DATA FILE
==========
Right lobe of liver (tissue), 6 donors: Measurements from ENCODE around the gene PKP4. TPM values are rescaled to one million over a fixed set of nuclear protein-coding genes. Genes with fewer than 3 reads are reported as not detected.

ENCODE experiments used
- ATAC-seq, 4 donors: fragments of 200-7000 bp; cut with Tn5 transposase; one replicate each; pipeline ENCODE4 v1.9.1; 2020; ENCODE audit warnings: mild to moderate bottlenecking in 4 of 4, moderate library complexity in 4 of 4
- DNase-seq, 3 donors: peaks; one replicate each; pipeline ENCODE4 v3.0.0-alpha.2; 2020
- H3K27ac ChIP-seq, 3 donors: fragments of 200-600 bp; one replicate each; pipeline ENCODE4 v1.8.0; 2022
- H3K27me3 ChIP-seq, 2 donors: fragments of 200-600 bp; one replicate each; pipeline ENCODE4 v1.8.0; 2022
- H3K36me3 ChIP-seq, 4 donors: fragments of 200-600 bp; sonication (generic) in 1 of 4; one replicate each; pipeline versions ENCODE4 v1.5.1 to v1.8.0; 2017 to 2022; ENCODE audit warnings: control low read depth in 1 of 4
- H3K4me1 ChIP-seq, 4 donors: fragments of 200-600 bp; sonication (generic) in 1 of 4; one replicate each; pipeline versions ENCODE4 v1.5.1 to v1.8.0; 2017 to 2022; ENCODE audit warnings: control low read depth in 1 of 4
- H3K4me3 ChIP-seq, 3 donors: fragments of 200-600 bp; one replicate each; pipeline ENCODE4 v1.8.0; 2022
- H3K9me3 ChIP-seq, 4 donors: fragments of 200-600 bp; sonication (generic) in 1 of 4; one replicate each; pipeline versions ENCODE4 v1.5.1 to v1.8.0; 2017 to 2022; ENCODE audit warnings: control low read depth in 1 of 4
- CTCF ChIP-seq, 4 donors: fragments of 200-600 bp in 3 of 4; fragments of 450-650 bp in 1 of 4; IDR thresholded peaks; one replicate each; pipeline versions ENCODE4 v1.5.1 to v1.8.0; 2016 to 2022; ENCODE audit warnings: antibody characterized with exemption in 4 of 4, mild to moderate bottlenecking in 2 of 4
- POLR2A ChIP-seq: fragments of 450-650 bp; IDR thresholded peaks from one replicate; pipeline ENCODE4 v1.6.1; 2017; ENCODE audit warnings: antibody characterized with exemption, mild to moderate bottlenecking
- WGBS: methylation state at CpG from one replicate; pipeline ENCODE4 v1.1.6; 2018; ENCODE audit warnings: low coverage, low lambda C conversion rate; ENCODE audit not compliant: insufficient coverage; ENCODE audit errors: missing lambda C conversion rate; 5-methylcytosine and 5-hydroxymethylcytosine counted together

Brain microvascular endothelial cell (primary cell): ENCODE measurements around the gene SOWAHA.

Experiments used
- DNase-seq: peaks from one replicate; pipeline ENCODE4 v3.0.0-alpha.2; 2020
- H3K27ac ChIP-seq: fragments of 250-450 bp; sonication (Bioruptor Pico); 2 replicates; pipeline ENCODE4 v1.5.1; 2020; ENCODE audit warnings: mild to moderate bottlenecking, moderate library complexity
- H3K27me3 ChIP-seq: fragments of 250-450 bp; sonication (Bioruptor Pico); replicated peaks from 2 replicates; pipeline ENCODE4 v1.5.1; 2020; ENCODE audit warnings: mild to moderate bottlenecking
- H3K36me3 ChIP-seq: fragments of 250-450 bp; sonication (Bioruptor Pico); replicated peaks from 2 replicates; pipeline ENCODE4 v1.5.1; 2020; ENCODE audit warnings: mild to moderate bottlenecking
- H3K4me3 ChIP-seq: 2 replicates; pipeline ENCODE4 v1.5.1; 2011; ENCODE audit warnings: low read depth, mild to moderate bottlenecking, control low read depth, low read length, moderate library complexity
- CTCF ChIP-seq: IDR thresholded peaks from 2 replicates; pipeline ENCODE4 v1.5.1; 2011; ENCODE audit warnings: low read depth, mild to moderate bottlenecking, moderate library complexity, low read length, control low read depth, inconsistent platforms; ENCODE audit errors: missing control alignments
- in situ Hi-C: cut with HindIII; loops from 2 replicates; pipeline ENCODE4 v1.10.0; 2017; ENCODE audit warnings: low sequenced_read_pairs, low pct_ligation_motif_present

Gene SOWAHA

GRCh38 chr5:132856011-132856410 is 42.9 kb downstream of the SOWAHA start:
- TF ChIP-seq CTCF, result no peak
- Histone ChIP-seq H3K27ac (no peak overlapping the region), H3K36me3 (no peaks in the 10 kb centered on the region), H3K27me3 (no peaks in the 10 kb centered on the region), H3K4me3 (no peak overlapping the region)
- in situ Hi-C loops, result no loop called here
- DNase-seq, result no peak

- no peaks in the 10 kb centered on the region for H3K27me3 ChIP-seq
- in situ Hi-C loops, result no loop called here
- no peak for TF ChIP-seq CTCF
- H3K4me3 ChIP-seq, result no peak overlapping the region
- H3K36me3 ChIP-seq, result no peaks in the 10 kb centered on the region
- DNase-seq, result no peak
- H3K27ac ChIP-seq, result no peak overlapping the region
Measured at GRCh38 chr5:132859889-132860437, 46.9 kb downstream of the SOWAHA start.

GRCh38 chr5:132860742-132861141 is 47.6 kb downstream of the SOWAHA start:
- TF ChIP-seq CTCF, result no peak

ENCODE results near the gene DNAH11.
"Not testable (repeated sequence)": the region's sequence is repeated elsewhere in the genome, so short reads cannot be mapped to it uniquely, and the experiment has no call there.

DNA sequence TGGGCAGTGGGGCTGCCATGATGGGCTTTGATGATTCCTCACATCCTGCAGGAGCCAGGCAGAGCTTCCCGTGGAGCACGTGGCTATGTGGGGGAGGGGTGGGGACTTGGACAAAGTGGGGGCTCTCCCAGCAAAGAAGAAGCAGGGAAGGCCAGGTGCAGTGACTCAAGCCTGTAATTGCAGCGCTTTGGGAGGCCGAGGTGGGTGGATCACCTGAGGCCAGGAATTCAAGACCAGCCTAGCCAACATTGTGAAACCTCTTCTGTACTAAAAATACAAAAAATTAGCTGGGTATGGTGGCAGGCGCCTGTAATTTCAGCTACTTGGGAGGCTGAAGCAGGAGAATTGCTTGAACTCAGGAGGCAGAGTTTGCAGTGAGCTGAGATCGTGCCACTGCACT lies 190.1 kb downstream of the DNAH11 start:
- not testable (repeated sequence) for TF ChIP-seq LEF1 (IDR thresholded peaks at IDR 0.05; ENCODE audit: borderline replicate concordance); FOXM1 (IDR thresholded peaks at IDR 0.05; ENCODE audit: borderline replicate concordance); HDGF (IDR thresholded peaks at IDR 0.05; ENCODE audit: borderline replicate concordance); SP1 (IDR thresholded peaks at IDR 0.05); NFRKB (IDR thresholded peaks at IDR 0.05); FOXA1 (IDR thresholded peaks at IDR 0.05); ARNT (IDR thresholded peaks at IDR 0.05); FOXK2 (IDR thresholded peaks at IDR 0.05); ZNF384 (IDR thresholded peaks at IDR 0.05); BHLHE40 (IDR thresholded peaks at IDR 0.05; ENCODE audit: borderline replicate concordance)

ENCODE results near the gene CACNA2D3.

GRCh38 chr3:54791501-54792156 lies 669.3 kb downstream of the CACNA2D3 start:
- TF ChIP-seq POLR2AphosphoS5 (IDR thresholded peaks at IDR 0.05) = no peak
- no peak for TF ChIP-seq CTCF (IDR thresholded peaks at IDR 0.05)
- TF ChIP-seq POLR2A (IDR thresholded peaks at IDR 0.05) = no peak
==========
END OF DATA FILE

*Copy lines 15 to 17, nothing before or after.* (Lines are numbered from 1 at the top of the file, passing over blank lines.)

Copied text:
Experiments used
- DNase-seq: peaks from one replicate; pipeline ENCODE4 v3.0.0-alpha.2; 2020
- H3K27ac ChIP-seq: fragments of 250-450 bp; sonication (Bioruptor Pico); 2 replicates; pipeline ENCODE4 v1.5.1; 2020; ENCODE audit warnings: mild to moderate bottlenecking, moderate library complexity